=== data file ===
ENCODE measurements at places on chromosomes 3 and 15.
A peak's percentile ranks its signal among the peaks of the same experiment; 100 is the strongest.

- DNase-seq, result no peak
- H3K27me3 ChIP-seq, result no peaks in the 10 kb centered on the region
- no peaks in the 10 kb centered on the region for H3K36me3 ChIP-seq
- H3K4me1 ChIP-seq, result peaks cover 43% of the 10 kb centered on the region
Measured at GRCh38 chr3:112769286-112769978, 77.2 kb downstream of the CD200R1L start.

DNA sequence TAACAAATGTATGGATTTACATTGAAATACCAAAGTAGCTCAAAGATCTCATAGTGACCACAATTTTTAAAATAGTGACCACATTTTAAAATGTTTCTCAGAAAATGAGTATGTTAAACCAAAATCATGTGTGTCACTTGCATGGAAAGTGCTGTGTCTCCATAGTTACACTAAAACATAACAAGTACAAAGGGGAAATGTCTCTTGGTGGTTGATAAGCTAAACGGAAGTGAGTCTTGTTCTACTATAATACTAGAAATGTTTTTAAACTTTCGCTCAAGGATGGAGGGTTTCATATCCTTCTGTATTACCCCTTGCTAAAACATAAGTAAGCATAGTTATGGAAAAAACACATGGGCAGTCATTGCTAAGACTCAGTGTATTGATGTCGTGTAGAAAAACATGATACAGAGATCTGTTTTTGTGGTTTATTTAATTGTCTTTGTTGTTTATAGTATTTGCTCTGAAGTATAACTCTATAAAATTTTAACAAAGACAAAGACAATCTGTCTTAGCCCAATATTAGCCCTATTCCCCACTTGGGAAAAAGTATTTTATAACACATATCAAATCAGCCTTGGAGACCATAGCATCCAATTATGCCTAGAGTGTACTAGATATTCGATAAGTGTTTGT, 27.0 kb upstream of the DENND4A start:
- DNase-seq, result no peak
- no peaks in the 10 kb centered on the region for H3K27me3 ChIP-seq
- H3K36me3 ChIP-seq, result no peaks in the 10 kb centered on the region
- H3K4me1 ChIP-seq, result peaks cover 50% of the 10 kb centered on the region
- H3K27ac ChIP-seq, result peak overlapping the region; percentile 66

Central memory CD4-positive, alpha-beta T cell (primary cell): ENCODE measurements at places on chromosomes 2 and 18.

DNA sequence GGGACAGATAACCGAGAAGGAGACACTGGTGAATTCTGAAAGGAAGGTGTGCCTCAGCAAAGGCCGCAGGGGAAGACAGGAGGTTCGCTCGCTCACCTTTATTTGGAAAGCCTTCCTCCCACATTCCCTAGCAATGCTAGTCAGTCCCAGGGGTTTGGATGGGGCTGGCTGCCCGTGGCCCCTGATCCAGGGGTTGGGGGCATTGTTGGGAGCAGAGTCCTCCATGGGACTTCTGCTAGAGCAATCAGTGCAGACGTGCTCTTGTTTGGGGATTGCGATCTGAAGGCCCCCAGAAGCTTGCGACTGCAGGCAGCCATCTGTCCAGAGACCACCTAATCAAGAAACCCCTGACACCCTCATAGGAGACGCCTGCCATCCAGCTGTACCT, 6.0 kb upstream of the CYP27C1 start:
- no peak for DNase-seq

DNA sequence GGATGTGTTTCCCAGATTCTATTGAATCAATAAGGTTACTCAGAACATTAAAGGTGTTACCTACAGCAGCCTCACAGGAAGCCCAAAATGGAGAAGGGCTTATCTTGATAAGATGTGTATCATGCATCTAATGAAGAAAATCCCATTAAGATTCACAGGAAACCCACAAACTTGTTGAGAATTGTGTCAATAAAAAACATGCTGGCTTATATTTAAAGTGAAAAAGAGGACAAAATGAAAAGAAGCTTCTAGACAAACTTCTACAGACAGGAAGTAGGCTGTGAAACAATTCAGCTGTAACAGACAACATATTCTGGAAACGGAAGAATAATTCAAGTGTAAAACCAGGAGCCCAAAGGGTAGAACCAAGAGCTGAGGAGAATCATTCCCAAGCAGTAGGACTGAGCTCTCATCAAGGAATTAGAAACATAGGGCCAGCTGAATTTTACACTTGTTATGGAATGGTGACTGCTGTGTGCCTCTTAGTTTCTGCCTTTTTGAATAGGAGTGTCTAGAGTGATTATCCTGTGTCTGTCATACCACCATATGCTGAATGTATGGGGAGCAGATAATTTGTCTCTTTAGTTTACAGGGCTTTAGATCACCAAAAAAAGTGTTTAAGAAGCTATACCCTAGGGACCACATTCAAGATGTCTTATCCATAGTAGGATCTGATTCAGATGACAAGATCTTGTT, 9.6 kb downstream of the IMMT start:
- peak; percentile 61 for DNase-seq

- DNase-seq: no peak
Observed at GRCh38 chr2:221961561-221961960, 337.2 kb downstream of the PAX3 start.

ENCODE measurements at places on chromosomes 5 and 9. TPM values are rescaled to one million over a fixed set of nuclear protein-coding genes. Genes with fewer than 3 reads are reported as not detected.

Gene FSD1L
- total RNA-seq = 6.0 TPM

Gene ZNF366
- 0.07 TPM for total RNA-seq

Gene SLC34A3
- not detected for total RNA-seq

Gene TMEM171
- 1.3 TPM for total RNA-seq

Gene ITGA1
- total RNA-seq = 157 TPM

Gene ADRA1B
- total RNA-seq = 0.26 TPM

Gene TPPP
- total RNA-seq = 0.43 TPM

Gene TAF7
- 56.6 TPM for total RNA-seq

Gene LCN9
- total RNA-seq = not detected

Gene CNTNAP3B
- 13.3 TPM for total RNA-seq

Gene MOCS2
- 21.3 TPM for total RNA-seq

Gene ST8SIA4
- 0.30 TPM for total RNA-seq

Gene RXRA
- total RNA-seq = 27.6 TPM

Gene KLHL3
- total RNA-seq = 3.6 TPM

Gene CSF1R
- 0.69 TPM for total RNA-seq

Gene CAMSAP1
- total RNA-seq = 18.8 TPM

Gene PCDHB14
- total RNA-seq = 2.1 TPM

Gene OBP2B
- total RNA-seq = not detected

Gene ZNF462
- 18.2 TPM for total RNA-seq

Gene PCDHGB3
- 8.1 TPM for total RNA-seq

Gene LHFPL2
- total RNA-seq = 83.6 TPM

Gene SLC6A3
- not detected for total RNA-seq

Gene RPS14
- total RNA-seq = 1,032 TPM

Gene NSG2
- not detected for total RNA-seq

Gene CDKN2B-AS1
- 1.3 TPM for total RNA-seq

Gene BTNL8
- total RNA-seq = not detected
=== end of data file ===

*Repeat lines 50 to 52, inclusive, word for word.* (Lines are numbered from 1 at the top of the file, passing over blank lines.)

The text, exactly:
Gene CSF1R
- 0.69 TPM for total RNA-seq

Gene CAMSAP1